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Colony - 1.01 Behind the Wall (Pilot) - Advance Preview

From executive producer and writer Carlton Cuse (Lost, Bates Motel) and executive producer and writer Ryan Condal (Hercules) comes a near future Dystopian espionage thriller and family drama.

In the first episode of a ten-episode first season, Colony manages to accomplish what is most important for a pilot, which is to set up the premise with some intrigue and allow it's viewers a taste of the world and characters it occupies.

We are introduced to a married couple with two children named Katie and Will Bowman played by Sarah Wayne Callies (Prison BreakThe Waking Dead) and Josh Holloway (Lost, Intelligence), but quickly discover that the at-first-appearance of the happy every day life of this family, is not as it seems. In 1984 fashion, it becomes clear the near future Los Angeles, California is on military lock down and that certain foods and medical resources are limited and have become rare commodities.

One of the unique things about the series so far is that it's science fiction and military aspects are not overwhelming and dominating the screen, but instead is filmed in a rather contemporary setting, allowing those elements to be more grounded in it's reality and ultimately giving a chance to be more relatable to it's viewers. It's not say that there aren't military assault vehicles and automatic weapons, drones, slave labor camps, damaged buildings, and jargon like "Redhats", "Raps", "Proxy", "Hosts" and "Blocs" to try and satisfy those with a more science-fiction pallet.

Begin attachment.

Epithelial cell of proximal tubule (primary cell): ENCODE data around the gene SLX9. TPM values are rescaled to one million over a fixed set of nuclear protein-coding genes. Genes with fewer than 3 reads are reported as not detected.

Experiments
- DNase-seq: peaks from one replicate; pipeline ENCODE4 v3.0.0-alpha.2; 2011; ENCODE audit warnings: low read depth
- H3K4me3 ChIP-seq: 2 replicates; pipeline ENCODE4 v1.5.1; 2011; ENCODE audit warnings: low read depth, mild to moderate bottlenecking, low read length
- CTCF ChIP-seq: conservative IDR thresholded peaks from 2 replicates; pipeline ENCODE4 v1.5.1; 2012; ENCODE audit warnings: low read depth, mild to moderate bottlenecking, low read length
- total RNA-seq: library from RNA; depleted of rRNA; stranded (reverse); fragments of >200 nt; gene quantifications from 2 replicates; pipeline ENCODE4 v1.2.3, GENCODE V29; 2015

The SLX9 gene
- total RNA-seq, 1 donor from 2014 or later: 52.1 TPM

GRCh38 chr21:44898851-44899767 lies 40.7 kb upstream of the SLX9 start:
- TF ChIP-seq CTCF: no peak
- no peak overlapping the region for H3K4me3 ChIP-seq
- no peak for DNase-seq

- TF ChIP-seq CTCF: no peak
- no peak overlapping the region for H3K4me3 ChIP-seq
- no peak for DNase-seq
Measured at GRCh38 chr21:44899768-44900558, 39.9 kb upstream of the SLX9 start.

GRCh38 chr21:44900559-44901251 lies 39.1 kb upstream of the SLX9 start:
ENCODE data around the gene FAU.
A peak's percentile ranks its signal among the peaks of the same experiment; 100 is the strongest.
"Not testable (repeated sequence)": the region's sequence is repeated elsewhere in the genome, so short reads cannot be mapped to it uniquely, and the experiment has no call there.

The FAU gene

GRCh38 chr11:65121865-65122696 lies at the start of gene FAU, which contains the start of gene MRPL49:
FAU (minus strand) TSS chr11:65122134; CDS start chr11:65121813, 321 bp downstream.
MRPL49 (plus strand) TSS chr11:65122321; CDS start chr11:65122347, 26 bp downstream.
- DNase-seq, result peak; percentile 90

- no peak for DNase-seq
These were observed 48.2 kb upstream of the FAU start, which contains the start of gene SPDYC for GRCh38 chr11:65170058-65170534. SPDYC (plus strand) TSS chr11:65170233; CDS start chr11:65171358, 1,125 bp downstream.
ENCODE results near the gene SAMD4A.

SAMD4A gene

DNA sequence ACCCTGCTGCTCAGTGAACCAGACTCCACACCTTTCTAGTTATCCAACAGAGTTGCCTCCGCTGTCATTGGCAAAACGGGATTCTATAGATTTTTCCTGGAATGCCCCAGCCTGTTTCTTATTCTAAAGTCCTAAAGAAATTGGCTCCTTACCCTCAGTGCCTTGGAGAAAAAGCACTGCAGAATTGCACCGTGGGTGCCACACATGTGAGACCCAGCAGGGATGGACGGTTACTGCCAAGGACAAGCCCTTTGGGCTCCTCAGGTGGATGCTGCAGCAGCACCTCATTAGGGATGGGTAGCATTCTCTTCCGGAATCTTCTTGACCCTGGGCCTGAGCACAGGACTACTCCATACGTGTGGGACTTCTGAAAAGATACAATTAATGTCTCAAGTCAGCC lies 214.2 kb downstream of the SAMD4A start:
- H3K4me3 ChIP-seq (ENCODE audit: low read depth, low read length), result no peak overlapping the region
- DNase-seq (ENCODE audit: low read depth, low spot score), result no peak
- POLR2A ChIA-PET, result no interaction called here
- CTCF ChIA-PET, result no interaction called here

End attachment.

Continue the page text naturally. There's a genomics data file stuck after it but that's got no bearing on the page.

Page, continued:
The production values are also decant and can easily compete with likes of premium cable tv series of that of Showtimes' Homeland or Ray Donovan. For being a Dystpoian drama, it's filming style is not overly dark or gritty, but clear, crisp, and often brighter visuals contrasting the reality in way that constantly tries to make one forget the severeness of it's military state, despite that it is present at nearly every turn.

Another positive aspect the series relies on is the repairing of LOST alumni Josh Holloway and LOST Executive Producer and Writer Carlton Cuse (Holloway is also serving as a third executive producer). For those that are looking for the better parts of James "Sawyer" Ford and have been mourning CBS' crime procedural Intelligence, you might be delighted to see some familiarity in Josh Holloway's new character! In fact there are a lot of little easter eggs that seem to wink back at LOST, one of which comes from a performance from actor Peter Jacobson.

Jacobson is playing a pseudo-villain named Alan Snyder. Without giving too much away, the Proxy Governor Snyder comes to offer Will Bowman a new job that also happens to be based on an old one. The character comes with some Benjamin Linus-like antics, but almost in mannerisms of minor LOST character Phil (a 1977 Dharma Initiative member paired up with Ford breifly during LOST's fifth season), coming off a bit cartoonish and more sociopathic than the deeper more serious performances of Michael Emerson. Over all Jacobson's character is easy to dislike, but messed-up and entertaining enough to wonder how he ever gets the occupation he has.